In an era where brand loyalty is scarce and demands are at an all time high, there’s no wonder why customization has become a hot commodity on the market. Whilst tailored suits and avant garde bespoke fashion was once habitual to only the elite, consumer culture has taken a turn and brands are now giving customers the power to create their very own street-couture.

Our media consumption habits seem to differ tremendously in the modern age where the internet consumes over 30 hours of our time on average each week. We have grown accustomed to immediate gratification in a world where our affliction with time has become more precious than ever. From the mobile apps we use to order our cabs to our most delectable take outs, we share an insatiable appetite for instantaneous fulfilment.

The desire for exclusivity thrives among Generation-Z teens; in both product and experience. With consistently ever-changing trends in fashion and the added importance of social media in our daily lives, internet culture stands at the forefront of power and influence for the future leaders of our modern generation. Subculture is dead and the youth who feel politically disenfranchised are instead choosing to align with cult brands who not only share their values, but live and breathe them too. Brands such as Hood by Air, Supreme, Palace, Gosha Rubchiniskiy and Vetements champion this sentiment.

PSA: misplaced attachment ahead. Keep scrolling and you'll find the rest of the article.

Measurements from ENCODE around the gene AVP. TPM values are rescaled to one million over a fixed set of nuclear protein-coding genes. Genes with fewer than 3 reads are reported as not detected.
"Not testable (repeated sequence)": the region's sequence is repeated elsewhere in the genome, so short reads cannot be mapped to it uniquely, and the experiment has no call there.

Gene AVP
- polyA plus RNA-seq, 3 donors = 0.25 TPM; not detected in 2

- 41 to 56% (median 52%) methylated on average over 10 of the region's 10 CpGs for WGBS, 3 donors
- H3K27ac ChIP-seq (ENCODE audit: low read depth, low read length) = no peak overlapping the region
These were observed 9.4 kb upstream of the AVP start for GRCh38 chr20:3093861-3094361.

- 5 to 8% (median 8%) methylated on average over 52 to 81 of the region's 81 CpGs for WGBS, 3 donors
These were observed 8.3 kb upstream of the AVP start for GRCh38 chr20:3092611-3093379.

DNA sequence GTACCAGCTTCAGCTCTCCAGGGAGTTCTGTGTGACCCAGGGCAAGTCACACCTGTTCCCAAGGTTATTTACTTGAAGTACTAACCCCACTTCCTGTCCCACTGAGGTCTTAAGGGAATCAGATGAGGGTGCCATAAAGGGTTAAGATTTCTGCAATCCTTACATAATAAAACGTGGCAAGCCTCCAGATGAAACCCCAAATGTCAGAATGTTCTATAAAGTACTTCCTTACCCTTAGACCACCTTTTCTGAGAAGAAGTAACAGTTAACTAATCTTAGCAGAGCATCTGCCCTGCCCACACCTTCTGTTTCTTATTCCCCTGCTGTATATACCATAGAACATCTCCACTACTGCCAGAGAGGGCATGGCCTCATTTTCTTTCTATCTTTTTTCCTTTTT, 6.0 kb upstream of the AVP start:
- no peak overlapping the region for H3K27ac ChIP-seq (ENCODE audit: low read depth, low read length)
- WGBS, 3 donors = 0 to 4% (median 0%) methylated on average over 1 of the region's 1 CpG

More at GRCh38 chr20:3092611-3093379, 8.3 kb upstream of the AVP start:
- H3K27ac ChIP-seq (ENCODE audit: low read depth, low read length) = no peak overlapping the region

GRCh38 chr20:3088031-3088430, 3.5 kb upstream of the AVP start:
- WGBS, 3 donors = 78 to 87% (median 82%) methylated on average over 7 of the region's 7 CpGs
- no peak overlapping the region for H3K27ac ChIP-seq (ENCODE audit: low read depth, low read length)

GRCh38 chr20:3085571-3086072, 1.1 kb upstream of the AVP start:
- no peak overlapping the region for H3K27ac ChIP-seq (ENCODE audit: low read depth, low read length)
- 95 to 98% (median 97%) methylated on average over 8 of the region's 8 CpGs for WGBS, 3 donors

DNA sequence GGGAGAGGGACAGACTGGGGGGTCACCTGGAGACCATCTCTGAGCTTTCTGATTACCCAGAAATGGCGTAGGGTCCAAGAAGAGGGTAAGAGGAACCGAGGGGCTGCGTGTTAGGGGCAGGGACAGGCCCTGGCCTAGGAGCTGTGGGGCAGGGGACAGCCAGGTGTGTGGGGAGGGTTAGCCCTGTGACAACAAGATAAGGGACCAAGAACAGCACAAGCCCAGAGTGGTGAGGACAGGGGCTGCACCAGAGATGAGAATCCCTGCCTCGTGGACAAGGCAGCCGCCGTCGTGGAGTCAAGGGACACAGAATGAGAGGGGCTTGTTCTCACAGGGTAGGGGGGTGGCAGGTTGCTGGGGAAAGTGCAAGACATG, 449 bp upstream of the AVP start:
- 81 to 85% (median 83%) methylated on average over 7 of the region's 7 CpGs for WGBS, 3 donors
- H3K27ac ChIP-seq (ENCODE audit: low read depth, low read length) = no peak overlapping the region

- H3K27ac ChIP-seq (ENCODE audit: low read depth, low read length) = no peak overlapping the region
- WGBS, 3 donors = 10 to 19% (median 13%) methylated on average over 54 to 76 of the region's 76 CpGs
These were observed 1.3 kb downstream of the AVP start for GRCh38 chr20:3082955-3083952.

IBM’s General Manager, Steve Laughlin explains: “Generation Z expects technology to be intuitive, relevant and engaging — their last great experience is their new expectation. This presents a significant challenge for retailers and brands to create a personalised, interactive experience with the latest digital advances or risk falling behind.”

With exclusivity on the rise, limited batches of product builds tremendous brand value and eases the in-efficiencies of mass production which is resolved via co-creation. Consumer demand and retail suppliers can align in a way like never before by working with consumers to learn about what they desire most and fulfill the demand, as opposed to predicting what consumers may demand and producing that in high volumes which may never actually have the potential to sell.